Beth Hallmark
I read this book to our sons, 12 & 10 years old. We all really enjoyed the story and the boys asked for me to read on to find out what would happen next to John Barry. I also LOVED hearing my boys laugh out loud through out our reading. Not only did it do my heart good, but it also confirmed that they not only were listening, but that they understood the story and the humor. Very rich text, great imagery and grateful for the underlying Christian theme with the "Old Man of the Mountains" char ...more
As I was reorganizing some bookshelves, this childhood favourite was atop a pile on the library table. It enticed me to re-read it, for the first time since elementary school. This copy, given to me by my aunt Rhonda, is inscribed "Scotty Jones 6." I don't think I was quite that young when I actually read it.

Set in Eastern Oklahoma, not far from the area I grew up in, this is the tell of a young boy, Jay Berry and his dog Rowdy who in the late 19th century experience a great adventure one summer
This book is set in the late 1800's on an Oklahoma Farm. It is the story of the Lee family whose son, Jay Berry, goes down to the river to catch some monkeys who got loose from a circus, and makes a bunch of money so that he can get a pony and a .22 like he has always wanted.

Papa works hard all day, Mama cares for the house, Jay Berry hunts, and Daisy has a crippled leg, so she helps Mama around the house, and plays in her treehouse.

I highly recommend this book. Whether to be used as a bedtime s
So I'm still reading this book. My husband recommended it to me as a fun quick book. I actually do like it. It's one of those that you can put down and pick up weeks later and still remember what's going on. Hopefully I will finish it soon; but so far I give it 4 stars!

Ok, I finished the book and loved it. Sure it took me months to read it but it's one of those that you can put down and pick back up without being lost. It's a sweet story of a young boy whose life long dream was to ha
Feb 03, 2009 Mitchell rated it 4 of 5 stars
Recommends it for: children, dog fans, school teachers, drunk monkeys
Recommended to Mitchell by: Mrs. Jensen
Shelves: dog-books
One of my teacher's in elementary school read this to our class with the predictable result that 80% of the kids hated it and the kids who loved reading already promptly read it on their own. I fell into the second category. I had already seen the movie version of Where the Red Fern Grows which made me bawl like a child. I was in around 4th grade so this was totally appropriate.

Summer of the Monkeys had not tears except tears of laughter. I don't want to spoil too much but there is one spoiler y
This is one of my favorite books of all times! I bawled as much in this one as "Where the Red Fern Grows," also by Rawls. This is a story of a young boy living in the Ozarks and his adventurous summer trying to capture escaped monkeys. This book teaches some incredible lessons about family relationships. I read it aloud to my children and my seven year old loved it!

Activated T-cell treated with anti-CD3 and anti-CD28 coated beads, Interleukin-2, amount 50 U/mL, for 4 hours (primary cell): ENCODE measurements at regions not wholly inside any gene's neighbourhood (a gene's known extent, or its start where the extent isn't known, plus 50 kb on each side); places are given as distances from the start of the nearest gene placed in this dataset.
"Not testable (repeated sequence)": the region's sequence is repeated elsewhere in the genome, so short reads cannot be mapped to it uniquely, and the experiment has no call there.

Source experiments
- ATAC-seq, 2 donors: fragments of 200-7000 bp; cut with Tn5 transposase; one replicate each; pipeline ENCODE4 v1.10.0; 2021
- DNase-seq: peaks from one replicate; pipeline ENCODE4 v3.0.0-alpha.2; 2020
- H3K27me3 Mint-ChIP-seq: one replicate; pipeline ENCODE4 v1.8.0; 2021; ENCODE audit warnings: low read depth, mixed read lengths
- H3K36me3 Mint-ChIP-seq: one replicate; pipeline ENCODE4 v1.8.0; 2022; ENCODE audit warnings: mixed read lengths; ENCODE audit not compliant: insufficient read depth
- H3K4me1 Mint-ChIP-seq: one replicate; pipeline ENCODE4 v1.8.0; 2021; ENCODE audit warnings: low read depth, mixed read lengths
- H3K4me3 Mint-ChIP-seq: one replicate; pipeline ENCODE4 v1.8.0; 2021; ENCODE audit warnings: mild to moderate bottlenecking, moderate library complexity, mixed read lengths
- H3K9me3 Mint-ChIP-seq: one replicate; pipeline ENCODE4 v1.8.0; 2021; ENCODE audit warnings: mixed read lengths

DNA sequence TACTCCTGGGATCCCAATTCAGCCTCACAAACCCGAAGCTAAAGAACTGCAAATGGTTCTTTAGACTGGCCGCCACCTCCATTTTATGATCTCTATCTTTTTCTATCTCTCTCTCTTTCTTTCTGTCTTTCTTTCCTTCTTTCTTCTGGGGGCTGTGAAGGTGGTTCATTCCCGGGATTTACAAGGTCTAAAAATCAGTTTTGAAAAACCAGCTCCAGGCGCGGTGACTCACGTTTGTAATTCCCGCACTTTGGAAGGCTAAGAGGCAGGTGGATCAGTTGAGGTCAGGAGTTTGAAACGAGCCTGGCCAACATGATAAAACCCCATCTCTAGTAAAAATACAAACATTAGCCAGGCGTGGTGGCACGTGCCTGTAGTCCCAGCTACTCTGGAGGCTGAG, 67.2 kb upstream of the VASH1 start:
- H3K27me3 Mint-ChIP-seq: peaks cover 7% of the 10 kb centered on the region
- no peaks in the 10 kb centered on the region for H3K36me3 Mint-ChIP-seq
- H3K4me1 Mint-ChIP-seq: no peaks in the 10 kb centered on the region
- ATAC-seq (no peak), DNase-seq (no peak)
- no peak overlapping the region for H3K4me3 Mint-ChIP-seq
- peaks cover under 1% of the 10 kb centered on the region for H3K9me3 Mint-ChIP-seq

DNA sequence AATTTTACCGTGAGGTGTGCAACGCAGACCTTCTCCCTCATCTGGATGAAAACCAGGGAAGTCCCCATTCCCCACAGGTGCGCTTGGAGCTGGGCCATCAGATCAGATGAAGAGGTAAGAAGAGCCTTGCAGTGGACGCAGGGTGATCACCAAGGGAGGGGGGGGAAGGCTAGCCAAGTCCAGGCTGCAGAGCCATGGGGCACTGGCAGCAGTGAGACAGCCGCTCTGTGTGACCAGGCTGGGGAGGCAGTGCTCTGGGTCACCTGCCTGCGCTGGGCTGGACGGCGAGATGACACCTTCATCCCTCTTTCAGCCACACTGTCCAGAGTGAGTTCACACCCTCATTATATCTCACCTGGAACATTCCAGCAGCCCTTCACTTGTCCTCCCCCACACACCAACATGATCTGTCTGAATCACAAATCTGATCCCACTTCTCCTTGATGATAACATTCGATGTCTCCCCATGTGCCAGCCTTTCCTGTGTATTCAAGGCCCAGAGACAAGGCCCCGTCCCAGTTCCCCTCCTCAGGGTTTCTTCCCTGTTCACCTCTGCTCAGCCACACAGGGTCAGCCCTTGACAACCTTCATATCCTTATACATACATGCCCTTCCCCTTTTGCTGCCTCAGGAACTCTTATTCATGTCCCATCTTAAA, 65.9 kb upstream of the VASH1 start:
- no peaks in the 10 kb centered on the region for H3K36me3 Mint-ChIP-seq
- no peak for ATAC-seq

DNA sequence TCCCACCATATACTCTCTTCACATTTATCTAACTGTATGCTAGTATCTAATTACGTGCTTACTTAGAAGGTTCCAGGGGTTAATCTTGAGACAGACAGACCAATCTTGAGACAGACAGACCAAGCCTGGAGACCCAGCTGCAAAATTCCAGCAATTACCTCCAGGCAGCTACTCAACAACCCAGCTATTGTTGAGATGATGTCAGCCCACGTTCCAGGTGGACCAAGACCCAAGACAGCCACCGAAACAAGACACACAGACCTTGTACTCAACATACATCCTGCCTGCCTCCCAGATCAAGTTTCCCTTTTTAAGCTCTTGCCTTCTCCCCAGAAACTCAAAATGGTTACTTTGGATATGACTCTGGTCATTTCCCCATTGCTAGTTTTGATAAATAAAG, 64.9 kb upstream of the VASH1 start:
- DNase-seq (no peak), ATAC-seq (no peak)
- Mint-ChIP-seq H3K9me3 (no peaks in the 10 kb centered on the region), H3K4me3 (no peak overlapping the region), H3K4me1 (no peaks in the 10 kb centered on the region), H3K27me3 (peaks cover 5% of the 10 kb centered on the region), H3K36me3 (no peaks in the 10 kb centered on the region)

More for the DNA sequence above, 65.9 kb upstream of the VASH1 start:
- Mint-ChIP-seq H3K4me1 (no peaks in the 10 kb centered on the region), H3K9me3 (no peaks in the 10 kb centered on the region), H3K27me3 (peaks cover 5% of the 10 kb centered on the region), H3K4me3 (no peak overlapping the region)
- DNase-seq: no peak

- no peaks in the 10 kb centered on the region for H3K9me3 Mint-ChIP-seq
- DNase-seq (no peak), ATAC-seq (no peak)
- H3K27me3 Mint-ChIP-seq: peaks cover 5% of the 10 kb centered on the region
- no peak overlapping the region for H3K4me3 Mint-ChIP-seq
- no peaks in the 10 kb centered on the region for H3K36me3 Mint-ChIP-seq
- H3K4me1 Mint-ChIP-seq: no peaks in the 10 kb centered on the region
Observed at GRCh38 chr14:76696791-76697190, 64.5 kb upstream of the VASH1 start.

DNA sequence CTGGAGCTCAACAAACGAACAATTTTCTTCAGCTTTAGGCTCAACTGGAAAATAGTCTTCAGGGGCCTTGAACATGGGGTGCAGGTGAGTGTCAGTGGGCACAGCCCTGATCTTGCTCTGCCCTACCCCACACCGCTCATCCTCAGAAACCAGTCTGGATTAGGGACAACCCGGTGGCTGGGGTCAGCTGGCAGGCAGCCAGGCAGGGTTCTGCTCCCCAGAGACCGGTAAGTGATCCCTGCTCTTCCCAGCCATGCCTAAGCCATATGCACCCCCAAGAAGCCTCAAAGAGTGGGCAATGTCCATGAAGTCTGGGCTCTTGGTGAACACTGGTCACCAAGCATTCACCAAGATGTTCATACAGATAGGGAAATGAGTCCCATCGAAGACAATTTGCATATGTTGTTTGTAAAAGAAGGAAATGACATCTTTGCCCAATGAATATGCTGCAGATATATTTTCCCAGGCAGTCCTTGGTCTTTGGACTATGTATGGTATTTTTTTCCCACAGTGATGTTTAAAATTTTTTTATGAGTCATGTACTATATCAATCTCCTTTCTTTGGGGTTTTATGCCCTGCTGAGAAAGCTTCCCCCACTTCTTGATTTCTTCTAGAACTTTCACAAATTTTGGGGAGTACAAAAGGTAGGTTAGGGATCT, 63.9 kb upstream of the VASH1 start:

Summer of the Monkeys was my favorite book in third grade. I've been wanting to share it with my own children for some time. I finally ordered it from amazon this summer. I read it aloud to the children while we were in the car on various road trips this summer and during quiet time in the afternoons.

I fell in love with it again and the kids were so interested in the story they often didn't want to get out of the car when we had reached our destination. We finished it last night and my husband
T.r. Sune
This is a funny book about a boy who decides to catch some crazy monkeys who escape from a lab. Little does Diddie Collins, the protagonist of the book, know that this band of chimps carry a secret object called the Jasseract: the ability to open a portal to the world of Orangujat, where mystical super-race chimps live. The supporting character in the book Bongy Jong must help the young Collins bottleneck the portable before New Orleans becomes enslaved by a primate monstrosity. This is a great ...more
The book was about a boy who really wanted a pony and a gun and learnt all about catching monkeys. His name was Jay Berry and he lived on the Ozark countryside.One regular day while strolling around he finds 29 lost monkeys in some river bottoms.They were worth a big amount of money. Each monkey is worth 2 dollars but one special one is worth $100! All the monkeys escaped from a circus train that crashed, and the owners of the circus would pay him a fortune!. He needed to catch those monkeys. He ...more
Anthony Hernandez
The first time I read Wilson Rawls’ Summer of the Monkeys, I was intrigued by the story of this novel. This fictional novel is a very compelling book which Yearling published. At first, I thought this novel was going to be boring and subtle, but now I think that this novel was very compelling and intriguing. The novel is about a boy named Jay Berry Lee and his connection with a number of monkeys which escaped from a circus. The circus from which the monkeys escaped rewarded the person who finds ...more
In third grade my teacher said she was going to read this book to is. "Oh boy," I thought, " a boy book to keep the boys entertained. Ugh." And then I listened with rapt attention the entire time she read. I remember laughing and loving it so much I told my family all about it.

But I never read it again. Don't ask me why, I really don't know.

This summer I wanted to share it with my kids. I borrowed it from the library and got to it. We read a chapter or maybe two every few days. I was thrilled w